The running joke in anti-marijuana circles is that the day after April 20 — the unofficial stoner holiday — is "National Drug Test Day."
Losing a job over consuming a plant — even where it's legal — isn't very funny, and many people are over the joke at this point.
Workplace drug testing policies really do put marijuana users at risk. Generally speaking, it doesn't matter if you're a user in a state where it's recreationally legal, or a patient in a medical marijuana state, either. Only two of the 29 states where marijuana is legal (Oregon and Washington) have introduced legislation that would protect workers who are legal patients or users.
No state has a law protecting workers who consumer marijuana.
Legalization advocacy groups such as NORML are now pushing legal states to adopt laws that guarantee workplace protections.
"Even though marijuana is legal and readily available in several states, consumers are being unfairly forced to choose between their job and consuming off the clock as a result of out-of-date employment practices," NORML outreach director Kevin Mahmalji said in a press release.
Several of the organization's chapters are "now shifting their attention to protecting honest, hardworking marijuana consumers from these sort of antiquated, discriminatory workplace drug-testing practices, in particular the use of random suspicionless urine testing," he said.
There are a few reasons advocates think drug testing workers for weed is dumb.
Though it makes sense to have routine drug testing for people in certain industries — such as the transportation sector — there's no evidence that workers who consume cannabis off-the-clock perform worse than non-users, or workers who drink alcohol after work for that matter.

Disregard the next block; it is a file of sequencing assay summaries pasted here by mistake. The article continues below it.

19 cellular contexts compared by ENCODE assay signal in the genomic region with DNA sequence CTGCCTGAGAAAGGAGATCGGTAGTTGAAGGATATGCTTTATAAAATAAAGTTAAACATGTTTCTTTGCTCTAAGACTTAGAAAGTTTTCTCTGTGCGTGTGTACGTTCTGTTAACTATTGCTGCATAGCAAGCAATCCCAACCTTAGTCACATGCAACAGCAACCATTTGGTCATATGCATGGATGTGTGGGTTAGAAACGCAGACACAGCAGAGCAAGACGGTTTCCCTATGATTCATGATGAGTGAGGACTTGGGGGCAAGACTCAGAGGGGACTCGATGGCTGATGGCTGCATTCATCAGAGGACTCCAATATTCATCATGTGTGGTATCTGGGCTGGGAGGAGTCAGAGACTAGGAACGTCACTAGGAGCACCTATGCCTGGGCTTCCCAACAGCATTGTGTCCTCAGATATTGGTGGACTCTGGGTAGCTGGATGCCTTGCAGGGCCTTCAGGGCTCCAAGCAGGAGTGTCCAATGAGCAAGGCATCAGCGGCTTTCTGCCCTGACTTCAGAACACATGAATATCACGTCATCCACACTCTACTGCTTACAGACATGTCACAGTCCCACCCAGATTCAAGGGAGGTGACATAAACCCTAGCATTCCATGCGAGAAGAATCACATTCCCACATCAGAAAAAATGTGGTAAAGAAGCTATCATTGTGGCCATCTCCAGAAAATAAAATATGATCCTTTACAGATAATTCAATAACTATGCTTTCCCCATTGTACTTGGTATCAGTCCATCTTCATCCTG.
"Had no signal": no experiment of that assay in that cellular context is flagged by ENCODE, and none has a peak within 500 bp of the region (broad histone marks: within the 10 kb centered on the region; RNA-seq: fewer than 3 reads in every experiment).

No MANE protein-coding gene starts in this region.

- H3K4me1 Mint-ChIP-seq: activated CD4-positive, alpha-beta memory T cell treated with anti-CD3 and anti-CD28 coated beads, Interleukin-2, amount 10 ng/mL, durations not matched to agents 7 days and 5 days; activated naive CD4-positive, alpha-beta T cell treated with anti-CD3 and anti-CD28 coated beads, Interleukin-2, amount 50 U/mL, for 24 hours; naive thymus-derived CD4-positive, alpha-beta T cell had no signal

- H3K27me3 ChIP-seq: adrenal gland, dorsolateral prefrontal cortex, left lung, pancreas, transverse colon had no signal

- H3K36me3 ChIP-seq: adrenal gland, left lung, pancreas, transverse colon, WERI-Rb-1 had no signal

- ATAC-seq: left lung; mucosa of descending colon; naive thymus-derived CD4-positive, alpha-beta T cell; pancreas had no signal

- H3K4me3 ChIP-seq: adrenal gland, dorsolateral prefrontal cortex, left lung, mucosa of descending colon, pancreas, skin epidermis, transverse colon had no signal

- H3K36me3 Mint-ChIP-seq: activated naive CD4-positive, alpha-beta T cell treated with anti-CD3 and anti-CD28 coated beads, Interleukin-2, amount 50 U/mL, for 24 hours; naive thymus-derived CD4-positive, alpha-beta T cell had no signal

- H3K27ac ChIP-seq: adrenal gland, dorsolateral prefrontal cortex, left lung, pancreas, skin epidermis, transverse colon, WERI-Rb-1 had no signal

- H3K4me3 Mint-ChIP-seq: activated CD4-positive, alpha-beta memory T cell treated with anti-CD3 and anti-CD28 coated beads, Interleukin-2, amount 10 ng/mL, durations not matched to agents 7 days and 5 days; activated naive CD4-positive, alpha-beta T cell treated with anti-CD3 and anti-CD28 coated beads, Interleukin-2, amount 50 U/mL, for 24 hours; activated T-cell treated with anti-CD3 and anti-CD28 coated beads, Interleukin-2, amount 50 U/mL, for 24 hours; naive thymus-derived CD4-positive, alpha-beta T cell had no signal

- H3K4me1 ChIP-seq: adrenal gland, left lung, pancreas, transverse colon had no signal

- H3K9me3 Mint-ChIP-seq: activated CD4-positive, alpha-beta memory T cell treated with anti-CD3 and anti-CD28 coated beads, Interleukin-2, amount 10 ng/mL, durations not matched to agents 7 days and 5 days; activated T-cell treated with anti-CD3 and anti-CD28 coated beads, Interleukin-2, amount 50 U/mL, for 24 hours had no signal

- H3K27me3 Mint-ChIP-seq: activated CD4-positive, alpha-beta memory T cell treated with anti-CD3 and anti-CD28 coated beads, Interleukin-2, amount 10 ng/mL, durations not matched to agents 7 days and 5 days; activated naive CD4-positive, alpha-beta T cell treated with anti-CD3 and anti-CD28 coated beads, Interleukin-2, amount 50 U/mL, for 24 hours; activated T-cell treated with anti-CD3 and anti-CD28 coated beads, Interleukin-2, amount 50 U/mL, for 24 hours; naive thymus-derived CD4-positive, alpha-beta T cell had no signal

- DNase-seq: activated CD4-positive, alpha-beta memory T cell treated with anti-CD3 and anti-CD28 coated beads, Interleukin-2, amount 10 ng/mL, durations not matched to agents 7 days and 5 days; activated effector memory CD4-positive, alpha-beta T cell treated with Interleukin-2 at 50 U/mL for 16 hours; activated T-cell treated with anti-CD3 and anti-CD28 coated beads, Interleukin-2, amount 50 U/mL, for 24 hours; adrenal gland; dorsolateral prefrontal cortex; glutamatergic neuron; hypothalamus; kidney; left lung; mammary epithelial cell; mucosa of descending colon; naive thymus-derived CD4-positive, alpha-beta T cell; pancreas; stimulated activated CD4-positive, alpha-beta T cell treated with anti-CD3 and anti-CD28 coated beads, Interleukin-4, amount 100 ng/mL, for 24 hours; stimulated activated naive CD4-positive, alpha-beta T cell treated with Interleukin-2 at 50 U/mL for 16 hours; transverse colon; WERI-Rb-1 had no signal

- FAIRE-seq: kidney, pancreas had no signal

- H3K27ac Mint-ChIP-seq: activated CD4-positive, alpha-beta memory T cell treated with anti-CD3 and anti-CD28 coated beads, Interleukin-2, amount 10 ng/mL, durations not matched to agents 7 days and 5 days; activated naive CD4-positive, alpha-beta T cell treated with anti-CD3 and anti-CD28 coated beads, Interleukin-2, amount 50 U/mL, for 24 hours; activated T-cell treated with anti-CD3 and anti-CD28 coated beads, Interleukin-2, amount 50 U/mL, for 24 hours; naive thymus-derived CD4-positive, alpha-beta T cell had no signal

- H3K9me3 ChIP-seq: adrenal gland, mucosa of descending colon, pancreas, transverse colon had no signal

Daniel Shortt, an attorney who specializes in cannabis law at the firm Harris Bricken, told ATTN: that one of the strongest arguments against workplace drug testing policies "is the economic costs of monitoring marijuana usage."
"If you think about some competitive markets — like here in Seattle, the tech industry — if you're an employer and you're making employment contingent upon drug use, well you may find that you're not going to get the best coders," Shortt said. "If you cut out so many people who consume marijuana, which is growing day-by-day, you're really limiting your workforce. Then there's also just the cost of administering drug tests."
Finally, there's an argument to be made that workplace drug testing policies unfairly discriminate against marijuana users. That's because THC, the main psychoactive ingredient in cannabis, takes much longer to metabolize than other, harder drugs; marijuana is detectable in urine for up to 30 days after use, whereas cocaine only shows up in urine for up to three days.
Given the reality of drug testing in the workplace, and the fact the least harmful drug is the one most likely to get users in trouble, it's probably best to find a new and better joke.